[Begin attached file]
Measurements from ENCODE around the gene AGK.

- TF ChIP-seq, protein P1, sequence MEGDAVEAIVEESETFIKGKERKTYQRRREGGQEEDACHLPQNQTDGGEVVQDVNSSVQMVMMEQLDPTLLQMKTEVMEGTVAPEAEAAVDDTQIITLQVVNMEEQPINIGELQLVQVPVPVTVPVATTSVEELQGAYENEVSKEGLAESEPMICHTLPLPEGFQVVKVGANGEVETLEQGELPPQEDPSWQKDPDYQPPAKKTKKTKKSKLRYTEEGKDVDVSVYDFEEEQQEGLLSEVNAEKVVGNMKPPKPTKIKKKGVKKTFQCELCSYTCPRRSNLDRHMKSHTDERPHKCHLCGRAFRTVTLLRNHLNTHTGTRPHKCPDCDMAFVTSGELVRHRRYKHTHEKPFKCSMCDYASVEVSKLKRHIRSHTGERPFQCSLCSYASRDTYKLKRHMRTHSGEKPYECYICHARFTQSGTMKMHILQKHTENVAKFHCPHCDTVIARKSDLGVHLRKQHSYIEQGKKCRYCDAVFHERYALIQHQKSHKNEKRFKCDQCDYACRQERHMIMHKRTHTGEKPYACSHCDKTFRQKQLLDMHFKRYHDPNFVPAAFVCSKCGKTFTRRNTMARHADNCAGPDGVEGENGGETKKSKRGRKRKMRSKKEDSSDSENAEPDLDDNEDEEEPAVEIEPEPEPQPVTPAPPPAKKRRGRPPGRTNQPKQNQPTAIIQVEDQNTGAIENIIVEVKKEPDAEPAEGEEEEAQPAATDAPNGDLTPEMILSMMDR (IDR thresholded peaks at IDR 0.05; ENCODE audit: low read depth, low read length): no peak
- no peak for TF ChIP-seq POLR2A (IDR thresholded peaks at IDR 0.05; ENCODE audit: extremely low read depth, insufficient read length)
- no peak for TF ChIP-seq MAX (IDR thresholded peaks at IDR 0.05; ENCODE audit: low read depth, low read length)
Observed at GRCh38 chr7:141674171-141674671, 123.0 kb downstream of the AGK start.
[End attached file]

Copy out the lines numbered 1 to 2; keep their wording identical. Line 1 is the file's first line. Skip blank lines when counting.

Measurements from ENCODE around the gene AGK.

- TF ChIP-seq, protein P1, sequence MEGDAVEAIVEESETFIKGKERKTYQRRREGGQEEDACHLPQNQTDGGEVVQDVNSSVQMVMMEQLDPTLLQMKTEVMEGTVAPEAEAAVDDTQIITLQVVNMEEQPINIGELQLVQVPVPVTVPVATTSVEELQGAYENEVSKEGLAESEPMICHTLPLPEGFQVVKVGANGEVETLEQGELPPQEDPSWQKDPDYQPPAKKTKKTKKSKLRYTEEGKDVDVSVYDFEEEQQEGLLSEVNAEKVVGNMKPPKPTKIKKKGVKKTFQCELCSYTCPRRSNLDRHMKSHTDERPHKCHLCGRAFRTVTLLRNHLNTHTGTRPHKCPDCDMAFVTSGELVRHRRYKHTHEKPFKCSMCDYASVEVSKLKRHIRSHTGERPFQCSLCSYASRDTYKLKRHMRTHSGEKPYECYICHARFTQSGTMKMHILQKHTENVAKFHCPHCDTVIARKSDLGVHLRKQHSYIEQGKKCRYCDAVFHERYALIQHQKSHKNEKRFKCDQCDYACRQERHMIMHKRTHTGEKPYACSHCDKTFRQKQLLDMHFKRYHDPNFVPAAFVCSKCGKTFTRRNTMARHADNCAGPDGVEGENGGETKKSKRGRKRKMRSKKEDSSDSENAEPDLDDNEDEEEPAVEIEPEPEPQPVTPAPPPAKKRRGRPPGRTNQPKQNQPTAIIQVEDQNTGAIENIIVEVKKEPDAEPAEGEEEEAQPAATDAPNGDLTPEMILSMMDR (IDR thresholded peaks at IDR 0.05; ENCODE audit: low read depth, low read length): no peak